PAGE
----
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Cleaning brigade helps Japan’s bullet trains to run on time

TOKYO — Armed with detachable brooms, dustpans and other equipment, the cleaners have just seven minutes to clean the 17-carriage Shinkansen as Japan’s famous bullet train makes a 12-minute turnaround stop at Tokyo Station.

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TOKYO — Armed with detachable brooms, dustpans and other equipment, the cleaners have just seven minutes to clean the 17-carriage Shinkansen as Japan’s famous bullet train makes a 12-minute turnaround stop at Tokyo Station.

Each of the 40 cleaners is assigned to a seat carriage, which has between 75 and 100 seats. Once inside the cabin, they swing into action – checking luggage racks, clearing tray tables and leftover rubbish, ensuring all seats are in upright position. To meet their deadline, they only have about 12 seconds to clean a row of five seats.

After they are done clearing one train cabin, they will move to another one – their actions monitored by cleaning leaders with an eye on the clock.

Once their seven minutes are up, the cleaners will leave the train and line up at the train platform – to bid goodbye to passengers who have just three minutes to board the Shinkansen before it leaves the station, just a minute longer than the time given for passengers to alight from the bullet train.

Japan’s meticulous band of train cleaners — which made the headlines when a video of a Shinkansen cleaning crew in seven minutes went viral last year — form an integral part of the workforce that keeps the nation’s bullet trains running like clockwork, give and take several disruptions a year.

“Although they (the cleaners) are not very highly paid, they take a lot of pride in their job,” Mr Takuya Watariya, manager of JR East TESSEI, the cleaning company owned by JR East, one of the four JR companies which operate the Shinkansen network in Japan. The other three are JR Central, JR West and JR Kyushu.

As the highly-anticipated Kuala Lumpur-Singapore High Speed Rail (HSR) project prepares to move to its next stage of implementation, TODAY visited Tokyo last November for some insights into how the Shinkansen system works in Japan and the impact the bullet train has had on daily life in the country.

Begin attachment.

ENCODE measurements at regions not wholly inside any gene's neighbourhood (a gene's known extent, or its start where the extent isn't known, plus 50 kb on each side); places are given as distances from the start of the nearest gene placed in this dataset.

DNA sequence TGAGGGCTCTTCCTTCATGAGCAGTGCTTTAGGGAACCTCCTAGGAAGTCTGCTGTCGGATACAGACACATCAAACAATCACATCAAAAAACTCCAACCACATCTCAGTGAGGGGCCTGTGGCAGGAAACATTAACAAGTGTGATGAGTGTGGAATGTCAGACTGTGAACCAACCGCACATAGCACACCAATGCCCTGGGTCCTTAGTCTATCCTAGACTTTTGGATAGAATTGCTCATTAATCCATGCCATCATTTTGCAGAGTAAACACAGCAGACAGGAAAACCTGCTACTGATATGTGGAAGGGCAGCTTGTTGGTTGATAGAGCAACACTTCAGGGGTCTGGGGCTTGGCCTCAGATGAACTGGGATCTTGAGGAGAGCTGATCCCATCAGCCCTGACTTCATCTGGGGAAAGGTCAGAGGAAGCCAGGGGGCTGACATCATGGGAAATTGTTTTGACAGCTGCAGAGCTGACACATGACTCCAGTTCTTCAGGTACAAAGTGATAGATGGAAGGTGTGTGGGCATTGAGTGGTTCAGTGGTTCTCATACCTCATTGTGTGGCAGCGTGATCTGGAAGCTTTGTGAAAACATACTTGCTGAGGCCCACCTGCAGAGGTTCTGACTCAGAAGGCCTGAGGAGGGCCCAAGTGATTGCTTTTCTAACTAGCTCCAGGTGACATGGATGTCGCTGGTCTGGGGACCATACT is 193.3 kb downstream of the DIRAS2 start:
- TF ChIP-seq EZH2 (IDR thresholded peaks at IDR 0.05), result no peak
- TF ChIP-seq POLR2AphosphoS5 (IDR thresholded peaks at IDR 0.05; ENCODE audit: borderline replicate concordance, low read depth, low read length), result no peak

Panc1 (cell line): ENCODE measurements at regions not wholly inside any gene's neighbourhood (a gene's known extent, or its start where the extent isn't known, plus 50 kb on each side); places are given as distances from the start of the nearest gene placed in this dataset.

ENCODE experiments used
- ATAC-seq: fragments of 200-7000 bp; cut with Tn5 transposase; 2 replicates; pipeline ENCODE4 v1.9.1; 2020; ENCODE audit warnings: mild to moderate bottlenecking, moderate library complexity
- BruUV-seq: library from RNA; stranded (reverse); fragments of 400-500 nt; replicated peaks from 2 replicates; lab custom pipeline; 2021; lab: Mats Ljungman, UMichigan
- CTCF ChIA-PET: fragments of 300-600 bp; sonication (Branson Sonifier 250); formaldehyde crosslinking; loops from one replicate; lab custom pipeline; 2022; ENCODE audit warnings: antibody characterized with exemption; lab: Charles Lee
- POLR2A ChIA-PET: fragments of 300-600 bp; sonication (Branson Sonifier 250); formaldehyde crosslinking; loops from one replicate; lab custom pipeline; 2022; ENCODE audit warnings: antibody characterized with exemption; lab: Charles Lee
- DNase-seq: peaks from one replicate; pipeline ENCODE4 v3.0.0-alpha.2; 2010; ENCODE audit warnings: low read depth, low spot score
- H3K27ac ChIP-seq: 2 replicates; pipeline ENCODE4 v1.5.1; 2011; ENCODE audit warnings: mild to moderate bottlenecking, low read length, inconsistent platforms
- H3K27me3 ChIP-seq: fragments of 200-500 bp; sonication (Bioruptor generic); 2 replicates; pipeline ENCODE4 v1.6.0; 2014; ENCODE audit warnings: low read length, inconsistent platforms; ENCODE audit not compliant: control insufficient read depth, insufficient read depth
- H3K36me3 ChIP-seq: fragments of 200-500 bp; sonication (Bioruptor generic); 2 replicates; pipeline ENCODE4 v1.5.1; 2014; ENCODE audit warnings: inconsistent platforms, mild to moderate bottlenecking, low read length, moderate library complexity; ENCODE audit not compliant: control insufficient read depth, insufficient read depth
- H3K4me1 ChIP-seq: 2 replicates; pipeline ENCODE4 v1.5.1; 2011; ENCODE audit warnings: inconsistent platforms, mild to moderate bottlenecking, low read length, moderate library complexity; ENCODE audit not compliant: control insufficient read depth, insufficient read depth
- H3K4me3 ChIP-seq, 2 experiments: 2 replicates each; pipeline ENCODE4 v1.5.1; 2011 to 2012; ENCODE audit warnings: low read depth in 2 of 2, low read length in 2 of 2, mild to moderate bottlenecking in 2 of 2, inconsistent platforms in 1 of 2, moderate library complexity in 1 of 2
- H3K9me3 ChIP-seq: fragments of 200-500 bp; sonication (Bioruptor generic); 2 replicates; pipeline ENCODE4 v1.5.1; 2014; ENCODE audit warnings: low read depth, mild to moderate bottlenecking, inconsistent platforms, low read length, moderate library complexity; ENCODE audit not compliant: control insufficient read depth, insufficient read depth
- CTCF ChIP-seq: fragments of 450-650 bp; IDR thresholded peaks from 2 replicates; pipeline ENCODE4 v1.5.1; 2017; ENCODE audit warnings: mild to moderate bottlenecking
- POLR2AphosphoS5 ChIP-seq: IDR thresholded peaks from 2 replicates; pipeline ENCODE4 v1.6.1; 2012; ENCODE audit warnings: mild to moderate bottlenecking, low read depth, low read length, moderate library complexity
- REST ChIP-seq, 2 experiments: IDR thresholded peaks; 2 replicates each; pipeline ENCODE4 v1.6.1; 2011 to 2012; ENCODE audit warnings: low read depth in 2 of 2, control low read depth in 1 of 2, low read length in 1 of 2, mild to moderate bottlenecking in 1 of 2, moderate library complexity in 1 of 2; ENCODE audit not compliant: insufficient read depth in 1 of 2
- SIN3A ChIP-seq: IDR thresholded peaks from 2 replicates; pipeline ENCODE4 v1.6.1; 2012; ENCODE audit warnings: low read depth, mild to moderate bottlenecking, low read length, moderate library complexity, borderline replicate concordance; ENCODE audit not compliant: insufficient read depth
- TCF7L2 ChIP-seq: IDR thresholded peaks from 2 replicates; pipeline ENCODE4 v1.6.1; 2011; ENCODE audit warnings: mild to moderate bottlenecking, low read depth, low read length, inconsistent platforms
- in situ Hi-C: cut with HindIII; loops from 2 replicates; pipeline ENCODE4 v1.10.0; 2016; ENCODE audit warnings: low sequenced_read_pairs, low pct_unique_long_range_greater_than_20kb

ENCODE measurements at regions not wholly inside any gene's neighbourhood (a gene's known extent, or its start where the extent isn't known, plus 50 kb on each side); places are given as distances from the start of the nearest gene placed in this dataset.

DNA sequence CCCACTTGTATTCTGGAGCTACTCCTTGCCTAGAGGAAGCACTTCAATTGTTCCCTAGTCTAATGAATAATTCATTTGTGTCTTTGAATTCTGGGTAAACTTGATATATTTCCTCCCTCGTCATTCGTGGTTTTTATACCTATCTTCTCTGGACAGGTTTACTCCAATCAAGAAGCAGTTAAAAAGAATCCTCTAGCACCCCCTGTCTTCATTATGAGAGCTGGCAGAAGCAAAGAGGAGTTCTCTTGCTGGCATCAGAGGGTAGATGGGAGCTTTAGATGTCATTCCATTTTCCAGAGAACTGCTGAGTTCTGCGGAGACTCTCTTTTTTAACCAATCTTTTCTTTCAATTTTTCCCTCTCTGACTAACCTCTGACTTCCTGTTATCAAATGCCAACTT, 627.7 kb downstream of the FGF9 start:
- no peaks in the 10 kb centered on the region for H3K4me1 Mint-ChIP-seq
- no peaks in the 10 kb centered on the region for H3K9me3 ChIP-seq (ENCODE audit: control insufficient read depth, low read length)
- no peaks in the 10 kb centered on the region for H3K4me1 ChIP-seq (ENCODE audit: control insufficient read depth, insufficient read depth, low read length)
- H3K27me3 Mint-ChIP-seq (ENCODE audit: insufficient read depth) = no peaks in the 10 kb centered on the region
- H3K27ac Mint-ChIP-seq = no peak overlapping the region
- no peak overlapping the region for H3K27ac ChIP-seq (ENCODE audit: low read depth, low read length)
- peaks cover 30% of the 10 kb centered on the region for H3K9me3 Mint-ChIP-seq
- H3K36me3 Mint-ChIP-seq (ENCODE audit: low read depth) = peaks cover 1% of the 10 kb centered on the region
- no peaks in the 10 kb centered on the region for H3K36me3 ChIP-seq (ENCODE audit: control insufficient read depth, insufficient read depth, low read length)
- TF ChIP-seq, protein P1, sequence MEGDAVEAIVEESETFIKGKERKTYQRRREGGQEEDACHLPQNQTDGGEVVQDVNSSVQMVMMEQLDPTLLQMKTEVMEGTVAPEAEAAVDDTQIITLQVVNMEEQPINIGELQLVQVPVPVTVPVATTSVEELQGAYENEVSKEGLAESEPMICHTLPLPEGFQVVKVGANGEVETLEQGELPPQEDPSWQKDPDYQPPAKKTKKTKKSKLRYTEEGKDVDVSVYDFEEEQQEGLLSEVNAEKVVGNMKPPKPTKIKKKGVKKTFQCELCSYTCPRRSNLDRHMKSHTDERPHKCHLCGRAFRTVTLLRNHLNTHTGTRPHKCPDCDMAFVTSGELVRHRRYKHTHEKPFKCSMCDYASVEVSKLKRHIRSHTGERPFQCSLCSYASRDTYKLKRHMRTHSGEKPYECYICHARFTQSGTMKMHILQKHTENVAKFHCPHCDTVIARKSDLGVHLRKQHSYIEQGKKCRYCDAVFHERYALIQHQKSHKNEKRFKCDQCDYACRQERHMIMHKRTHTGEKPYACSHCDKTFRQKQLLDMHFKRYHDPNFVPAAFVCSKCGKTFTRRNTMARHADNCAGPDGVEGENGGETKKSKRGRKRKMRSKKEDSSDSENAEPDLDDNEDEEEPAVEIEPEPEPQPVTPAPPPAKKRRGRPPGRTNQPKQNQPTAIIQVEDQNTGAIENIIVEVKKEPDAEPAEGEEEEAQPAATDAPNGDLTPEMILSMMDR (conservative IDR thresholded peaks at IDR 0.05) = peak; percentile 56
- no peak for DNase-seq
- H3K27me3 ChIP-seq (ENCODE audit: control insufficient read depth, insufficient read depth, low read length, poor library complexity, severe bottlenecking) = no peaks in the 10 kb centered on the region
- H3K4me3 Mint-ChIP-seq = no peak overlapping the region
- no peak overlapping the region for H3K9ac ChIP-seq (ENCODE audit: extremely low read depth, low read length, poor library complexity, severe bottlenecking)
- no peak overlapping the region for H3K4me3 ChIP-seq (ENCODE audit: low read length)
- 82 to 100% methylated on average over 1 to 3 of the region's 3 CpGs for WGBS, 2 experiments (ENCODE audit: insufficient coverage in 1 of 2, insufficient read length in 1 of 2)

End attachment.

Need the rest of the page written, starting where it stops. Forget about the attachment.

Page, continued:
The Shinkansen is a nationwide network of railways which links cities such as Tokyo, Nagoya, Osaka, Sendai, Aomori, Niigata and Kanazawa.

JR East operates a five-route Shinkansen network between Tokyo and major cities in eastern Honshu, Japan’s main island.

According to Japan’s Ministry of Land, Infrastructure, Transport and Tourism (MLIT), the Shinkansen can travel up to 320kmh, and can cover a total distance of 2,616km.

On average, each Series E5 Shinkansen train cabin has about 73 seats, compared to France’s high-speed rail train TGV which have about 37 seats, and Germany’s bullet train ICE with about 53 seats.

The Shinkansen runs from 6am to midnight daily and operates 15 bullet trains hourly – three times the number of trains run respectively by both the TGV and ICE hourly.

Tokyo Station has three platforms and six tracks for the Shinkansen, while Beijing South Station in China — currently among the more prominent players in the HSR industry — has six platforms and 12 tracks for its bullet trains.

Tokyo Station – Japan’s main intercity rail terminal which also has conventional lines — runs 426 trains daily. Beijing South Station, which mostly handles bullet trains, runs 156 trains daily.

The 12-minute turnaround time at Tokyo Station is also shorter, compared to Beijing South Station’s 40 minutes.

“This is why the seven minutes (to clean the train) are important, because it ensures that the Shinkansen leaves on time,” said JR East’s manager of international department Mr Osamu Onodera. “Punctuality is very important to us.”

Each Shinkansen has three types of cabins — Ordinary Car, Green Car and Gran Class — that come with separate price tags.

For example, from Sendai Station to Tokyo Station, the prices for adult passengers are: ¥11,200 (S$135) for an Ordinary Car cabin ticket costs; ¥14,790 for Green Car; and ¥19,930 for a Gran Glass ticket. All the tickets can be bought at the train station.

The Ordinary Car cabin has five seats in a row, and each row comes with a power outlet to allow passengers to charge their mobile devices.